Tell me who I am: I will believe you; considering self concept

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It was one of the first weeks of the fall semester at West Shore Community College. I had just walked out of science class with my brain spinning, back pack loaded with homework. The whole week had been trying. I had two tests to prepare for, but, with their being the firsts tests of the semester, couldn’t even guess what they would be like.

Then I had read the psychology study guide. I immediately felt overwhelmed. Paragraphs of questions covered two pages. They weren’t yes or no”, “true” or “false” questions. They weren’t questions with one word or phrase answers. They were “describe” and “explain” questions. It was so long, confusing, and extremely detailed. My stomach had tied in knots.

Image result for geoffrey kramer west shore community collegeNow, as I walked in the empty hall, from behind me, my psych teacher approached. Cheerfully, he commented about a question I had asked that morning. “You aren’t still worrying about the absolute refractory period, are you?” I pasted a friendly smile on my face and stopped walking, but I couldn’t answer. He might’ve been seriously wondering, or perhaps he was just making conversation. Either way, I couldn’t lie, but I certainly couldn’t tell the truth. I tried not to let the “yes, I am still really worried” show on my face, but couldn’t think of anything to say.

In the silence, he spoke up again, conscious of at least a little of my worry. “Well, I saw you were looking at the study guide. Isn’t that helpful?”

The smile disappeared. “No. No, not in the least. The study guide was what put me into such horrific terror!But I didn’t say what I was thinking. I put all my effort into not letting the tears form and run down my cheeks.

I knew the silence was long and the lack of eye contact would make him suspicious. I knew if I didn’t answer right away, I would have to admit the truth. If I didn’t say something, he would find out how I felt. But my jaw was clenched as I fought to keep the tears from escaping. I lost the battle.

In the empty hall, in front of my respected teacher, I started crying.

cristian-newman-141895I really didn’t want to make him feel bad. He had done a fine job, I was just stressed. It wasn’t his fault, and he didn’t need to feel bad for me. But I couldn’t hold the tears back.

“Do you want to talk about it?”

“It’s not a big deal. I’m just a little worried about this test and the material.”

“Do you want to come to my office and we can go over some of it?”

I’ll never forget those fifteen minutes of my life. Partly because breaking down crying at college, especially in front of one of my most respected teachers, is embarrassing and is not an easy thing to forget. However, I’ll remember those minutes mostly because what Dr. Kramer was willing to do for me meant so much. A single one of his how-many-students starts sobbing about something stupid and he takes her back to his office, even though he had a meeting to be to in fifteen minutes, and spends his time trying to calm her down. The value that Dr. Kramer had for me–as evidenced in the way he treated me gave me more confidence in myself.

Self concept is complicated. So many things influence the way we view ourselves. Even things like those simple fifteen minutes are so crucial, so memorable, so impacting. This is partly because people and instances impact the way we view ourselves. This is called reflected appraisal–“the theory that a person’s self-concept mirrors the way the person believes others regard him or her” (Adler & Proctor, 2014, p. 413). So, the way people treat us can change the way we believe in ourselves. What they do sends messages–and we believe what they tell us.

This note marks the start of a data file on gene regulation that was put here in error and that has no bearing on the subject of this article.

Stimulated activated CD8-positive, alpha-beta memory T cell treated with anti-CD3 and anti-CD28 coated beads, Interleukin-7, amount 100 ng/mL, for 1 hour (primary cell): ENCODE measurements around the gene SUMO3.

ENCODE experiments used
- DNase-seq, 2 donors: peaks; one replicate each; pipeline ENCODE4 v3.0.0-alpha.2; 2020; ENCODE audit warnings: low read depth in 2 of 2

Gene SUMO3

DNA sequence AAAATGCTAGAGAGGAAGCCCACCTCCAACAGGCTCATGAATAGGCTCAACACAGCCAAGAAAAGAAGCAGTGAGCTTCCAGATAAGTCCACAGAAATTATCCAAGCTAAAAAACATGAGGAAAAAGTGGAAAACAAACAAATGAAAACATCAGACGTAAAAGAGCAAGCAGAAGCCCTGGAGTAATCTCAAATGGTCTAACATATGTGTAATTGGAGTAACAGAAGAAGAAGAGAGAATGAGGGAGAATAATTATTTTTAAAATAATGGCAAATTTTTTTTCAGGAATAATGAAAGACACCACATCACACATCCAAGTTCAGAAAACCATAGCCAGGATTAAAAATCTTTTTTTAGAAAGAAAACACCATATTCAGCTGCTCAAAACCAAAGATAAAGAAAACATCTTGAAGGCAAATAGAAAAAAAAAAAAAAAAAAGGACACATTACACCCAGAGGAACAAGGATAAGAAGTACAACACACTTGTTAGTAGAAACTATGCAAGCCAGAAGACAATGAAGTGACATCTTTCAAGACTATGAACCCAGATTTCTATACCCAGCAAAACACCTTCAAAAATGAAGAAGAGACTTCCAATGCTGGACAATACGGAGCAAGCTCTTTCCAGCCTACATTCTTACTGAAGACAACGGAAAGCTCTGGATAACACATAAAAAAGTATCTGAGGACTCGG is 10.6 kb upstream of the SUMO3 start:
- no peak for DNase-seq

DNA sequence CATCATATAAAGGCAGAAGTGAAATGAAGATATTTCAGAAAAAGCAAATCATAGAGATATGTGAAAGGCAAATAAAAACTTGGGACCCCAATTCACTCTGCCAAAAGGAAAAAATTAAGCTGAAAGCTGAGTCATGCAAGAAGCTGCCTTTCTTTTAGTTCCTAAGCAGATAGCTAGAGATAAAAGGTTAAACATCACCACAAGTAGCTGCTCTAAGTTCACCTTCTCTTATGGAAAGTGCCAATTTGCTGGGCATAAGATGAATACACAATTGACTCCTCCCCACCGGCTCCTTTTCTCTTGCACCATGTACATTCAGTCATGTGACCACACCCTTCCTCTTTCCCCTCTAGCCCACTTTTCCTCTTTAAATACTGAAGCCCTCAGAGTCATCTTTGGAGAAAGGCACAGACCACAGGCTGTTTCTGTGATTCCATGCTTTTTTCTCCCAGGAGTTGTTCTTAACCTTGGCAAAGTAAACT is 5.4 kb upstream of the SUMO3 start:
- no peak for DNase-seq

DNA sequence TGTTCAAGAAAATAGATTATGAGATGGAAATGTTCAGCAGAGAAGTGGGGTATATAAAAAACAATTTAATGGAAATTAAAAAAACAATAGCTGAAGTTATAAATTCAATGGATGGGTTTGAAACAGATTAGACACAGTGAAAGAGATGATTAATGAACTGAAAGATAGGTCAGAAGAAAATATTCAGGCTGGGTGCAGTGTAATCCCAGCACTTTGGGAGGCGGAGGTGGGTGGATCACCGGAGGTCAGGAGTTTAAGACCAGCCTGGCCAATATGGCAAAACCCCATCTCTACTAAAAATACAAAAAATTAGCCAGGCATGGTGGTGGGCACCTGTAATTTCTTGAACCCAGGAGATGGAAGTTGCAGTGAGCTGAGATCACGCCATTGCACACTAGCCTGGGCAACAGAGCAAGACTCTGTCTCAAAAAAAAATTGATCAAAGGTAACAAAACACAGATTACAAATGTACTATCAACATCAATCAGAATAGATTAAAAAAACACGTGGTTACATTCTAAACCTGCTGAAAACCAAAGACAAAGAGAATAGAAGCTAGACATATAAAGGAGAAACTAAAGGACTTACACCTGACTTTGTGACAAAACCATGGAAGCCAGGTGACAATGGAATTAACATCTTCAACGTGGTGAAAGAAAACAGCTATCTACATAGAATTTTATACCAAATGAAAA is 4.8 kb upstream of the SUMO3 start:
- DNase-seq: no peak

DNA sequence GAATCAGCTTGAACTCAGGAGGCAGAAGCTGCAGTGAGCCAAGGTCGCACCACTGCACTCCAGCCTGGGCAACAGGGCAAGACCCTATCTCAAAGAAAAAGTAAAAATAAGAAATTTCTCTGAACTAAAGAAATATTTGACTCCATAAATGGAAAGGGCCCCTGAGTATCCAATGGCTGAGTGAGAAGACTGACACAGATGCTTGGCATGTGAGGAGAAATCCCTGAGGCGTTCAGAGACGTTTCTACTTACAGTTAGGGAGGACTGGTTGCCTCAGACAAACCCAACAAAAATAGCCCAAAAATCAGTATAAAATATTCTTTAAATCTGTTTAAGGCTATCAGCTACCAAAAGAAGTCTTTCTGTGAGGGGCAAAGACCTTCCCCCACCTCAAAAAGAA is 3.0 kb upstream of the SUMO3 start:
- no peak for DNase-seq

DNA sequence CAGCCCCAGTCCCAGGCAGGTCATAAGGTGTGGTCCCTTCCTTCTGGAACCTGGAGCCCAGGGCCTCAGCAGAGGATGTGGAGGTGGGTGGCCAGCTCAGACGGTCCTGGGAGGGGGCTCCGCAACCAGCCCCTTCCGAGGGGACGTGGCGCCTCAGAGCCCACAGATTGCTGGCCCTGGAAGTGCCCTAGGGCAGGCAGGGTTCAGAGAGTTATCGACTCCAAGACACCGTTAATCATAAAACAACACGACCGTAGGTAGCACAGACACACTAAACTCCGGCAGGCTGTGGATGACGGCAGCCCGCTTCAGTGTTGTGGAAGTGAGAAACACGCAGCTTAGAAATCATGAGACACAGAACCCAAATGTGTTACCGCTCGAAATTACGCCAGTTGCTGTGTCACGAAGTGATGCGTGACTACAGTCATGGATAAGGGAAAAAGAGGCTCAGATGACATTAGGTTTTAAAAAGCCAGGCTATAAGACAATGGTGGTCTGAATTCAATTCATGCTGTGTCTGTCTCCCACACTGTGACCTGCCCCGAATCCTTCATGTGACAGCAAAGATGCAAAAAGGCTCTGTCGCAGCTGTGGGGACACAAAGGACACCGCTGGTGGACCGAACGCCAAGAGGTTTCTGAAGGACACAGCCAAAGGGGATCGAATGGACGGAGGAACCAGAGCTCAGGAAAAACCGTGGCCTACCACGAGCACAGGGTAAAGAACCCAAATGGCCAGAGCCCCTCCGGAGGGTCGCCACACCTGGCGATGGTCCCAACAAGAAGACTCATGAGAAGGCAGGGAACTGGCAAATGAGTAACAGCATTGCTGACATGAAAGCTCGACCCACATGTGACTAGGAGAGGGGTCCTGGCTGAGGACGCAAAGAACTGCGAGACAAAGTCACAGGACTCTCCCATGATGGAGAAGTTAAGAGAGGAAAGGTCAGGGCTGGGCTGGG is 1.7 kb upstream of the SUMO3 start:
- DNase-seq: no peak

Image result for self conceptOur self concept has significant value. If we are confident, yet humble, realize our strengths with pride yet understand our weaknesses without becoming distraught, then we will be able to spend our energy on more productive things than simply worrying about who we are. Being confident that we are valuable will allow us to reach out to greater things–take bigger steps.

Because of how easily impacted our self concept is–but still how valuable it is–it is essential that we keep ourselves in good company, spending time with people who will show us love and respect. It is vital to surround ourselves with people who will back us up and push us to press onward. It is also essential to spend time in God’s word or inspirational books which remind us how valuable we are (Spoken For: Embracing Who You Are and Whose You Are). Especially those of us who tend more toward beating ourselves up over struggling with pride, if we don’t purposefully remind ourselves who we are, we are likely to fall into pity parties or stop marching because we no longer believe in ourselves.

Similarly, we need to speak love and value to other people–especially those of us who believe that each human is created in God’s image. There are so many ways to encourage others: write a note to them, give a phone call, spend some fun time with them, complete one of their chores for them. Where will the world see God’s love, if his people aren’t showing it? But even speaking to people who aren’t into God, you know how much encouragement from a friend can speak to you.

Image result for I love you noteI’d like to challenge you to consider the five people you spend the most time with. Do they believe in you? Are they building your self concept in a healthy way? I’d also like to challenge you to encourage some of the people around you. A good friend gives, and doesn’t just take. What is something concrete that you can do right now to influence your friends and tell them that they are valuable?

Finally, you know I love comments 😉

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My Communication Testimony: how learning how to communicate saves relationships